White Woolly, Katie Schecter
2208 Elliston Place
Nashville, TN, 37203
Doors 8:00 PM / Show 9:00 PM
This event is 18 and over
Watch & Listen
Last year the Buttertones put out Gravedigging, but on their newest Midnight In A Moonless Dream, they’re digging deeper and discovering something dark. If Gravedigging felt like an oversaturated spaghetti-western desertscape, Midnight is much more biting—music made for the swampland that spit out Australia’s mad Scientists, or for the Mickey Spillane night city where the Cramps met all those garbagemen and werewolves. Or maybe the Buttertones are heading for an even more primal place: “Show more teeth / Bite your way in,” sings guitarist Richard Araiza. “You’re back in the jungle again!”
They’d started in 2011 as a trio of music-school misfits. Araiza, bassist Sean Redman and drummer/multi-instrumentalist Modesto ‘Cobi’ Cobiån all wanted to pursue something more than boring industry adequacy, and soon locked together their current five-piece line-up with sax player London Guzman and guitarist Dakota Boettcher. With Gravedigging, they leapt from backyard parties to back-to-back tours, including their first trip to Europe, and scored a Coachella slot for 2018. It was a year that made them sharper, stronger, even more sophisticated. And when they were ready to record, they were ready to do things differently.
Midnight was made in two flash sessions at Long Beach’s Jazzcats studio with Gravedigging producer Jonny Bell, whose genre-smashing record collection and appetite for experimentation made for a perfect match. (He’s really a guru, they say.) What was supposed to be a six song EP during the summer of 2017 bloomed into a full-length by the end of that December. Midnight was like a trust fall, the band says—leap of faith after leap of faith, cut to tape as it happened by a tight and tour-tested band. On this album, they’d decided, everything would be new—not just new sounds, like their first-ever string section, but new ways of working together and writing together. They worked on trust and instinct, by feeling instead of thinking. If it worked, they’d keep it, and if it didn’t, they’d burn it and move on. Gravedigging played like the soundtrack to a good heist movie, but Midnight was like the true story itself—a perfect and intricate crime, executed by a crew of professionals under cover of night.
On the vicious “Winks and Smiles,” the spirit of sax and violence that powered cult-classic L.A. punkers the Deadbeats suddenly comes to life; on the starked-out “You and Your Knife” and fog-and-smoke follow-up “Brickhead,” you’ll hear the cryptic echoes of Suicide or Bauhaus. It’s music made for dancers but also for doomed romancers, and you’ll hear it best on the pocket symphony “Eros,” which closes the album with Lynch-ian vision and power—here Araiza sings with almost startling passion, and if you don’t linger on the idea of graveyard angels in perpetual embrace, it’s a love song for the ages. This is the strong stuff, the kind that comes in an unmarked bottle and burns when it hits.
“It’s the darkness that brings us together,” laughs Guzman—in person, this is a band who prefer comedy to tragedy, even if they do claim to spend hours listening to Smiths records all day. But there’s still a tension and even a sinister new dimension on Midnight that the Buttertones never quite had before. Like lead single “C4,” which ignites like something from a New York no-wave song, with slashing sax and ferocious drums and a piano riff falling of a cliff before Araiza fights through the noise and gunsmoke, and what’s the very first word on the whole album? “Bang!” he shouts—and that says it all.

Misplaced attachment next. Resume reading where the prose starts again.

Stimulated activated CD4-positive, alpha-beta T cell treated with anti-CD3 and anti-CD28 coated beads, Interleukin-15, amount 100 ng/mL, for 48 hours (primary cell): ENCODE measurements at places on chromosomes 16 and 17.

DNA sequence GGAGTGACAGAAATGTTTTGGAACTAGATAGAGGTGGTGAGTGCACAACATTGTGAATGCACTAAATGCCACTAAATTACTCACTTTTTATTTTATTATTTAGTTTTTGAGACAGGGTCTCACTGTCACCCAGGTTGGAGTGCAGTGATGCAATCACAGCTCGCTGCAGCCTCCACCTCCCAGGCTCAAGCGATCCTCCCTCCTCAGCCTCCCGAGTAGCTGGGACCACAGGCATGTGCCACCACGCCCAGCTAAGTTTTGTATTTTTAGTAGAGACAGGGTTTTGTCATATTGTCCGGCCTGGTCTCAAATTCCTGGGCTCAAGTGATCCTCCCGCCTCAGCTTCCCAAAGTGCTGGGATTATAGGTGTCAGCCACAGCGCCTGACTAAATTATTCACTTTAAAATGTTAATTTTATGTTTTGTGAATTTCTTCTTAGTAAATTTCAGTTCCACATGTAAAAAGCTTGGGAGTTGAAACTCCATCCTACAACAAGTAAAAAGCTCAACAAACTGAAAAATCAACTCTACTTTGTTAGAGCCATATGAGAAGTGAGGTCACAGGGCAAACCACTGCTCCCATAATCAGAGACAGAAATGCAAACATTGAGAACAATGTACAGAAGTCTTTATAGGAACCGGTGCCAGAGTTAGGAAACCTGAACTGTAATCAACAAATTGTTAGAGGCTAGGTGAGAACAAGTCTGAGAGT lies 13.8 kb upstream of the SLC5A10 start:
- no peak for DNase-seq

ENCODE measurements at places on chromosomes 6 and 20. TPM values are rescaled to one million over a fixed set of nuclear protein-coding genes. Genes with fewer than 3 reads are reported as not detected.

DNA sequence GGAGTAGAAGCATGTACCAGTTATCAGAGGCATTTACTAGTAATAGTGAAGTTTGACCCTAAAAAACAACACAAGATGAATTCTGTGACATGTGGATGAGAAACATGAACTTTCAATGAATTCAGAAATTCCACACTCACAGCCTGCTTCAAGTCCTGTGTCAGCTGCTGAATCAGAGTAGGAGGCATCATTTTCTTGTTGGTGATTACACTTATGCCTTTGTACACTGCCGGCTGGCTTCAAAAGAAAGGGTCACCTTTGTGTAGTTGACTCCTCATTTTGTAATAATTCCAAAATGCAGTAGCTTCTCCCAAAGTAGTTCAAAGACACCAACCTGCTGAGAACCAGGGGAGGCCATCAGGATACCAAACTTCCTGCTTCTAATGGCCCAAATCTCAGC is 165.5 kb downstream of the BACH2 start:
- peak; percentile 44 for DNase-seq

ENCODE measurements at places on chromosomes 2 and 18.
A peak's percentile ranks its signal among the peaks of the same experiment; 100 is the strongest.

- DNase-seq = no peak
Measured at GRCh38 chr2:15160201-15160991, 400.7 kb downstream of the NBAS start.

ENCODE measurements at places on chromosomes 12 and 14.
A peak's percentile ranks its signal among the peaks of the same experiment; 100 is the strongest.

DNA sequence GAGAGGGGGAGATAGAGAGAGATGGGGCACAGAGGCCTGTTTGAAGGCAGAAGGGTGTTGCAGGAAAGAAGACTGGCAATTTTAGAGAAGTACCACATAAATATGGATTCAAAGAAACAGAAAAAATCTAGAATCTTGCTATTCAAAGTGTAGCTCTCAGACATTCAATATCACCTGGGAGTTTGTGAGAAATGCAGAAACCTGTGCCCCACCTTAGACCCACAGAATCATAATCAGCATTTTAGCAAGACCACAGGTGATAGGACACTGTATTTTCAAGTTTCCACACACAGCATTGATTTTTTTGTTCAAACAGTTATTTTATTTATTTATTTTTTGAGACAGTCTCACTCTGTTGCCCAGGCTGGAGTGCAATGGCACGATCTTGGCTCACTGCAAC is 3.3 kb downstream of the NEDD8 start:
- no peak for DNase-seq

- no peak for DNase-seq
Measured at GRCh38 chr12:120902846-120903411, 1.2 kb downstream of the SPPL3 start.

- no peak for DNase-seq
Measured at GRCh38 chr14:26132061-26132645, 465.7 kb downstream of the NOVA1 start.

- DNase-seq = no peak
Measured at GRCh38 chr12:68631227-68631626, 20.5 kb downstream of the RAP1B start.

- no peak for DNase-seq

White Woolly is the soundtrack to your blood soaked, tequila
fueled bar fight, and the sound you hear as you ride your
horse into the sunset with nothing but your name. The
Louisville based three piece has played with the likes of Froth,
Holy Wave, White Reaper, and L. A. Witch, and are looking to
bring the desert surf to the Midwest.
Born and raised in New York City, singer/songwriter and model Katie Schecter has been forging her expansive “old soul new sound” for as long as she can remember. “When I was very young I would fall asleep to my father composing, and even got to sing on some of his studio recordings.” After some years of cutting her teeth playing & touring with local NYC bands, Schecter relocated to Nashville where she found the inspiration and musicians to help curate her latest EP.
Alongside Nick Bockrath (lead guitarist of Cage The Elephant) Katie recorded a handful of the tracks at Thunder Sound Studios, a converted rubber band factory in rural Franklin, KY. The project began however in Nashville at Playground Sound with producer Adam Landry (Deer Tick, Diamond Rugs) favoring live takes and minimal overdubs. “It was just the three of us in a room together, and we recorded to tape, so the creative process was incredibly thoughtful and focused.”
The result can be heard in her newest self titled release which channels her love of no frills garage rock, “Cosmic American music", and 60s psychedelic pop. This record is a modern twist on vintage sound, and a small glimpse into the stylistic diversity we can expect from Katie Schecter.
$10.00 - $12.00
no refunds - no exceptions. lineups and times are subject to change. valid government-issued photo ID required for entry. tickets available at the door (if not sold out). no re-entry.